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SFlashback: Alan Malouf and Armani, 1980

BY Damion Matthews - February 3, 2009


Alan Malouf
Giorgio Armani, Robert Mapplethorpe

Alan Malouf in Giorgio Armani, approx. 1980 – Model in Giorgio Armani, 1980. Photographed by Robert Mapplethorpe

People tend to forget that Giorgio Armani began his career exclusively as a designer of menswear, and that his early breakthrough as a designer was in the way he loosened up the man’s suit. Fashion historians place his most creative period in the late ’70s to mid ’80s, and if you ever wonder why, just watch “American Gigolo,” which is essentially a two-hour Armani commercial (starring Richard Gere and Lauren Hutton at the height of their beauty.)

It was at this time that Alan Malouf, then a very young member of the San Francisco Bachelors, walked into Union Square’s I. Magnin (now the site of Louis Vuitton and Macy’s), and bought the Armani tuxedo you see here.

 alanmalouf80s

“I was so proud of it, that I had my sister take this picture in my parent’s house,” Alan tells us.

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And indeed he should have been proud — nothing could have been more fashionable and sexy at the time than an Armani suit worn on an athletic, masculine body. “New York” magazine certainly thought so. In their August 11, 1980 issue, they had Robert Mapplethorope photograph one of them on a manly sort of guy for an article praising “Armani’s Bold New Look.”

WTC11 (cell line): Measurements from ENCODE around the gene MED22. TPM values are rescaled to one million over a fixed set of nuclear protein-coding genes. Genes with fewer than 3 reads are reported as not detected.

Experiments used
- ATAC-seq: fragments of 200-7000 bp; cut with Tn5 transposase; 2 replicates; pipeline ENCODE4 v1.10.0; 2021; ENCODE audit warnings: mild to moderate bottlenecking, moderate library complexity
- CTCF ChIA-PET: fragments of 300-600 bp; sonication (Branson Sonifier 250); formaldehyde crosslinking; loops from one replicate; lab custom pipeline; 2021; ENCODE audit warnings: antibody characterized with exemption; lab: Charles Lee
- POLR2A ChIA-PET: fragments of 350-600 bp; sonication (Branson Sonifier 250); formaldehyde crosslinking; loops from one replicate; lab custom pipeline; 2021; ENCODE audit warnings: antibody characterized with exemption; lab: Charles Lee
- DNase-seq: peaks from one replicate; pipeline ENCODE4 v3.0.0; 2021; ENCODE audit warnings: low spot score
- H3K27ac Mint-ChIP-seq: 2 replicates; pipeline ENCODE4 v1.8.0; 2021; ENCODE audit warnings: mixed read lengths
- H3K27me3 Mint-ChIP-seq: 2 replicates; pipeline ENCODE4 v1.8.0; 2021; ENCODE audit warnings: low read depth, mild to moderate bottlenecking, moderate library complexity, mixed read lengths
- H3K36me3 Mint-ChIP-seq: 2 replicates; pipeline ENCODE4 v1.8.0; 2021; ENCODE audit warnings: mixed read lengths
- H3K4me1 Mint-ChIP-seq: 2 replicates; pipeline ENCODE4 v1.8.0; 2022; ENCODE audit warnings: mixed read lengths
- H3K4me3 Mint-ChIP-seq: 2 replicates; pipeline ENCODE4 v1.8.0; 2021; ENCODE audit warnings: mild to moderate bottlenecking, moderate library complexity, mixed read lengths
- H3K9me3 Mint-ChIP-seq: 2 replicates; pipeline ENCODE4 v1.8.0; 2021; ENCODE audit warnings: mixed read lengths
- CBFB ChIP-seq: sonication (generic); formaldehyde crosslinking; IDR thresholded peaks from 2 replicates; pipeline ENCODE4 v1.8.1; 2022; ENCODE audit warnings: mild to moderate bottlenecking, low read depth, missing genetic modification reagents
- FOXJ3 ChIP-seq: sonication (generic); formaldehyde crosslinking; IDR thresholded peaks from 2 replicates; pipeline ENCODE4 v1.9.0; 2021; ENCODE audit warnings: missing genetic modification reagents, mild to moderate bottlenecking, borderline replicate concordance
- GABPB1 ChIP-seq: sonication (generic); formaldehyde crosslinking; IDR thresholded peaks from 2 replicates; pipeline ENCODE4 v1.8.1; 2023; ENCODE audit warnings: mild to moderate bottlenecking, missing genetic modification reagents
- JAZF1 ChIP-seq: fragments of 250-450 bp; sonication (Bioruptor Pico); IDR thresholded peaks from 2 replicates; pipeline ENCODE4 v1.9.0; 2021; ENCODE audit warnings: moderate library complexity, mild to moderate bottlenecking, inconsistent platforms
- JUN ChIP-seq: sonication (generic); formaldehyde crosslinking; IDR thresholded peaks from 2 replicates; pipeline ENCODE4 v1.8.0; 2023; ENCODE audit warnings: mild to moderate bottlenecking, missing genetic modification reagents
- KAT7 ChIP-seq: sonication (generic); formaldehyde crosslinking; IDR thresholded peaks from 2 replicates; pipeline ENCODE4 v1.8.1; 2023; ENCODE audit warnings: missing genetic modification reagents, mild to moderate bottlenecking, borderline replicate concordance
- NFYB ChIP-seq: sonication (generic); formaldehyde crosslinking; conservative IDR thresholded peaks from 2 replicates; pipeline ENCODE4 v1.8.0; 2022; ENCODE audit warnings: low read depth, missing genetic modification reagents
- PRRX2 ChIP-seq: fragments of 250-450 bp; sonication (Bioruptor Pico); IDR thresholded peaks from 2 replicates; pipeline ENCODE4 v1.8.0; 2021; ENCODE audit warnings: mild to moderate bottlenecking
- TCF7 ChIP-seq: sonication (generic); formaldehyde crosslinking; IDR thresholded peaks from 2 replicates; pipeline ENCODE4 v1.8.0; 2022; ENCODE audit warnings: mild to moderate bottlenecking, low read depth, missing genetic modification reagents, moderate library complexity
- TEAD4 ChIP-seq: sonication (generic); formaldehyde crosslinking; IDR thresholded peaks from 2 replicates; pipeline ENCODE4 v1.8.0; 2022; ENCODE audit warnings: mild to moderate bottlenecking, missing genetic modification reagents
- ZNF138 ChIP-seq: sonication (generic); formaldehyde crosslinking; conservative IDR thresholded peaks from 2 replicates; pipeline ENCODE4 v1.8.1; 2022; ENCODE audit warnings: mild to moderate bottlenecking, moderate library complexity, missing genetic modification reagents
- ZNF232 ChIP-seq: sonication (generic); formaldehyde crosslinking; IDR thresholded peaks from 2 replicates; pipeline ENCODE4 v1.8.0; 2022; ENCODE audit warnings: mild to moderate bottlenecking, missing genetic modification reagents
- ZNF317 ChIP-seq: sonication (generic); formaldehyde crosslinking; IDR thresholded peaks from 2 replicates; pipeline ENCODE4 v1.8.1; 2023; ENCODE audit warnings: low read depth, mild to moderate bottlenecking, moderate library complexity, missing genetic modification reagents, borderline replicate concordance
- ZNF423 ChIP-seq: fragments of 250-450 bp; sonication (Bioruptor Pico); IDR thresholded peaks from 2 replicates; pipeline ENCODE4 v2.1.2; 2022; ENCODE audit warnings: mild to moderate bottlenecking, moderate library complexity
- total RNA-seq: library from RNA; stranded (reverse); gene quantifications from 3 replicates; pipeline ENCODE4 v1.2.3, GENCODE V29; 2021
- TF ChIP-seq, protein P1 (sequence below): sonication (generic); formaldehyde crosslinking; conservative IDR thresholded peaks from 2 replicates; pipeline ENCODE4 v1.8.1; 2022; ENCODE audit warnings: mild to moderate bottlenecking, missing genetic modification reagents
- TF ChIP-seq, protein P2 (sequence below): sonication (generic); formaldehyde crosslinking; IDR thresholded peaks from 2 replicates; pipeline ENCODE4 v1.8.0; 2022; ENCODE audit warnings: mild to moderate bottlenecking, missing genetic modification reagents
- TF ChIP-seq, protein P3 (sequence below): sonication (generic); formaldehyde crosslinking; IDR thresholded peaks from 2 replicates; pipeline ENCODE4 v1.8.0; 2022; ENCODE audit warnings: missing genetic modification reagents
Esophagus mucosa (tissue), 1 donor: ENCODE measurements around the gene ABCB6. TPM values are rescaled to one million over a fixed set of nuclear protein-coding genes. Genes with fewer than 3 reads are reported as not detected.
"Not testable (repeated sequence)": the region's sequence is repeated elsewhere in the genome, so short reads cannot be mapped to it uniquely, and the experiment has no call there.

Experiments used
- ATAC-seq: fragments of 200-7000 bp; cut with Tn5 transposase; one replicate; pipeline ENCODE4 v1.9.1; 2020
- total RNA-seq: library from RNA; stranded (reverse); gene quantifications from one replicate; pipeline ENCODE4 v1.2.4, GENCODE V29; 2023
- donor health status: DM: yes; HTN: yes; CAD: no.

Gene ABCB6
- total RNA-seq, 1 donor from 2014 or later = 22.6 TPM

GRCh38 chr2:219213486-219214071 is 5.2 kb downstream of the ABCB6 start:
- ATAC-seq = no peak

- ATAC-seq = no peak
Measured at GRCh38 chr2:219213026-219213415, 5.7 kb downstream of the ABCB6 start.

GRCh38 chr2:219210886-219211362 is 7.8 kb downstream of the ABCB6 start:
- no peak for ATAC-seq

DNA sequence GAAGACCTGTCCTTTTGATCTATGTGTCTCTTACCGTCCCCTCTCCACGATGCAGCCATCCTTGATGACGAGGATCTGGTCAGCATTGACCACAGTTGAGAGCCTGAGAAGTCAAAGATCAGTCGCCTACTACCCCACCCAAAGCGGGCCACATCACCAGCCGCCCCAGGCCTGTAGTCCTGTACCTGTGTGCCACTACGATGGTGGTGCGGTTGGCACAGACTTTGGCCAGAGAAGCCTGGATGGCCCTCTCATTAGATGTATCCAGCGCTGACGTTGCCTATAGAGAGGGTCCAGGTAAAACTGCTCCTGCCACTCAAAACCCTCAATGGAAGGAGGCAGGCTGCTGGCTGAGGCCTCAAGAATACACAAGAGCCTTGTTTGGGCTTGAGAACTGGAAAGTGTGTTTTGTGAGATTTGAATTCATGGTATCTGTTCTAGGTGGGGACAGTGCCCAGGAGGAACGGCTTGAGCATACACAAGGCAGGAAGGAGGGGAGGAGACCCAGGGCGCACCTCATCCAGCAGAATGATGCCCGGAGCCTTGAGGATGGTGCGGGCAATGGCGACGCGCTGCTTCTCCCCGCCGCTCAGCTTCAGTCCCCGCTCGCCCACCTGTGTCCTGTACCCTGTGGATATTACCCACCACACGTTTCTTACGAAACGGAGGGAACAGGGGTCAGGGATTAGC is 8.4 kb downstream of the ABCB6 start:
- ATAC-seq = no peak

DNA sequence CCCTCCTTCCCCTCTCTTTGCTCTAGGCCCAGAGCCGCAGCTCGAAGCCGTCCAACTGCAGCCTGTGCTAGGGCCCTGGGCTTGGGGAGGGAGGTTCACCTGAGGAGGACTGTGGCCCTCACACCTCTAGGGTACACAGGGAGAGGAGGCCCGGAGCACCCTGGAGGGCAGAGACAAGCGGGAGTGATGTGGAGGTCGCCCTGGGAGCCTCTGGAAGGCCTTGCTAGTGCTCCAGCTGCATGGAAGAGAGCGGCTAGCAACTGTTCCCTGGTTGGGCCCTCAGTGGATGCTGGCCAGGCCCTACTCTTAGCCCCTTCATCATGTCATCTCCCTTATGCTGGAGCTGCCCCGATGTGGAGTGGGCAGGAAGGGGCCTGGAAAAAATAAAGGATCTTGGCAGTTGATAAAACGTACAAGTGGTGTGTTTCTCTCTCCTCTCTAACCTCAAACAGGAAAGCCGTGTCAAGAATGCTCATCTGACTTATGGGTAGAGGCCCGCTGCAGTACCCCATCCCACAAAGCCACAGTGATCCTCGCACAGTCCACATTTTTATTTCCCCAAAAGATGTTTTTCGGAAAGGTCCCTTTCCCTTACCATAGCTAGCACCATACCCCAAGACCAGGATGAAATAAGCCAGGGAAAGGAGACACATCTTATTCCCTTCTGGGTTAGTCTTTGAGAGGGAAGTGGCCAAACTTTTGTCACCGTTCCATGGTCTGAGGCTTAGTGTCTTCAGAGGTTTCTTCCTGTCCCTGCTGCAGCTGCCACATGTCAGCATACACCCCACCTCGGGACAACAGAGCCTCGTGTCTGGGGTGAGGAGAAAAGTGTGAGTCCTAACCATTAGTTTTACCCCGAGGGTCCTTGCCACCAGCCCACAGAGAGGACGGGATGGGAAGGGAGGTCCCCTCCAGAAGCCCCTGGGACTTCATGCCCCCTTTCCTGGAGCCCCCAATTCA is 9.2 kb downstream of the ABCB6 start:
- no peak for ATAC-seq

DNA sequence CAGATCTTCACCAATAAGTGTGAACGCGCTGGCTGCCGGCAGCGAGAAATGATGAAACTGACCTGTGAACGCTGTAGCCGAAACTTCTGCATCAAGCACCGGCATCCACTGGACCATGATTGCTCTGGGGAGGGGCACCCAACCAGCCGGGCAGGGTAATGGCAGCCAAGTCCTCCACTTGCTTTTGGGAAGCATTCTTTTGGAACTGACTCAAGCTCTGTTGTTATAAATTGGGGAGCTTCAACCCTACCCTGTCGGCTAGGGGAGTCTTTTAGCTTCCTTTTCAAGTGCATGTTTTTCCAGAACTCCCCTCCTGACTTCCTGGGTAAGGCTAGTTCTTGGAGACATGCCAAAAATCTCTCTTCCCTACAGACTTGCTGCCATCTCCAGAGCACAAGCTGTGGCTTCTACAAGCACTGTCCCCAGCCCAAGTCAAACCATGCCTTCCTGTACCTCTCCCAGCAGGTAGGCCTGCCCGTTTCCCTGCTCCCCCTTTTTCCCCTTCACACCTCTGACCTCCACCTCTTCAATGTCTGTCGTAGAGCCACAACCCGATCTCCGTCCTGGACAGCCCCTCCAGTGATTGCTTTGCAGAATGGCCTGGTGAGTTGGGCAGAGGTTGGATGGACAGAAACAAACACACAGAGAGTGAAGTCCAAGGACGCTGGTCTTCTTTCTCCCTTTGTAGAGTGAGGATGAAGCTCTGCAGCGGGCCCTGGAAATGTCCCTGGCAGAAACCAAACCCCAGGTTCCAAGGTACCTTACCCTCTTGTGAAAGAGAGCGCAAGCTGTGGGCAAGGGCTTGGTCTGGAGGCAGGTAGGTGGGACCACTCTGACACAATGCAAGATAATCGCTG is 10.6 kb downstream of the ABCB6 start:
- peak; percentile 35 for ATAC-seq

SFlashback: Alan Malouf and Armani, 1980, People tend to forget that Giorgio Armani began his career exclusively as a designer of menswear, and that his early breakthrough as a designer was in the way he loosened up the man's suit.

“Armani calls his new look for fall ‘rigorous dressing with a snap to it,'” according to the magazine’s John Duka. “The tuxedo jacket has been cut at the waist, creating a new shape that Armani balances with a long, white cotton-pique vest,” he wrote.

When a reader wrote in later to inform the magazine that “white tie is not worn with tuxedo ever — and that Armani’s bold new look is just a run-of-the-mill, rather ill-fitting white tie and tails,” John Duka responded that “The model was not wearing tails. He was wearing a short tuxedo jacket, not unlike a bolero. Armani has audaciously combined white tie with tuxedo. That’s part of his bold new look.”

As you can see, Alan Malouf’s tuxedo was of more traditional design, and quite frankly could be worn today with as much panache as it was in the ’80s.

The mustache… well, that’s another matter.



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